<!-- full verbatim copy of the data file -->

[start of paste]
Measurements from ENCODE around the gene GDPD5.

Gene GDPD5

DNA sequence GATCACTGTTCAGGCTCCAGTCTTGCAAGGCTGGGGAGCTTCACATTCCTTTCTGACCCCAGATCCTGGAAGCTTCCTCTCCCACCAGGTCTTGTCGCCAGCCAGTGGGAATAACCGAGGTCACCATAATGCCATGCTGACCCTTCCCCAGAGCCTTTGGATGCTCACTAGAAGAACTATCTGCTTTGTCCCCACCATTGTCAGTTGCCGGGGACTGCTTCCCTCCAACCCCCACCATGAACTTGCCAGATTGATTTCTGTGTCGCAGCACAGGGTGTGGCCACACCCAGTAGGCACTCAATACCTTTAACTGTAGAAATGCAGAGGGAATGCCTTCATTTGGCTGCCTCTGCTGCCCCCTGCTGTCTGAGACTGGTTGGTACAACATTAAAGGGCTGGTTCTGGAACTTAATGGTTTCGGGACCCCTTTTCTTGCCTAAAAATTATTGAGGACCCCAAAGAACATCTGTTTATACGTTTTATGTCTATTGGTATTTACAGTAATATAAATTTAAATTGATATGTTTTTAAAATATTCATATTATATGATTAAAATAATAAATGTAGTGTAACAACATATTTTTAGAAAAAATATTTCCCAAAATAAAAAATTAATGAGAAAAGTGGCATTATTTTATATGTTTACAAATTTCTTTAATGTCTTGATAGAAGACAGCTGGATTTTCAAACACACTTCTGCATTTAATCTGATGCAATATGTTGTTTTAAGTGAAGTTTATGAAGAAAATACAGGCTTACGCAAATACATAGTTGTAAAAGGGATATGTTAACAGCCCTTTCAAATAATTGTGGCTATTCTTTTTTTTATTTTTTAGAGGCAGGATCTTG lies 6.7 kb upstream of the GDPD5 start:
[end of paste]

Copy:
Measurements from ENCODE around the gene GDPD5.

Gene GDPD5

DNA sequence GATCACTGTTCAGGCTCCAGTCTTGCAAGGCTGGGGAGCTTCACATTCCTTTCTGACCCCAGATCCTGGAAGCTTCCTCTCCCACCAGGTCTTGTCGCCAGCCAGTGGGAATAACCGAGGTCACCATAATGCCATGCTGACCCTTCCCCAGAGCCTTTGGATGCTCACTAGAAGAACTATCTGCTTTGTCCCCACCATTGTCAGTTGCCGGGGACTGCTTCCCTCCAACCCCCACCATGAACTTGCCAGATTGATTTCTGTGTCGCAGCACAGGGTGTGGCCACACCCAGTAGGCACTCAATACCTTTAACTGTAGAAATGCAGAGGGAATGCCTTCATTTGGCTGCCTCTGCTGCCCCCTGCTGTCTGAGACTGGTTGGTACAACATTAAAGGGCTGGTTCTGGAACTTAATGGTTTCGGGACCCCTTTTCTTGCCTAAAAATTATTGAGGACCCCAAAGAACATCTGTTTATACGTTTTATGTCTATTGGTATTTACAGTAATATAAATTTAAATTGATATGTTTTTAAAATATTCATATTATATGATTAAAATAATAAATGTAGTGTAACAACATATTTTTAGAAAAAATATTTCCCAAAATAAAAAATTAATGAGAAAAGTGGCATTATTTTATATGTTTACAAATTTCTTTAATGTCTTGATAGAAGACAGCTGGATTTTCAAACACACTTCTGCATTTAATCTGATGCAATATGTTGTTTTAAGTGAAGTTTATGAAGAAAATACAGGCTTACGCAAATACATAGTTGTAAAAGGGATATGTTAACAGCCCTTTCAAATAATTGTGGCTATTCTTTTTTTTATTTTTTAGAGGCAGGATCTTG lies 6.7 kb upstream of the GDPD5 start: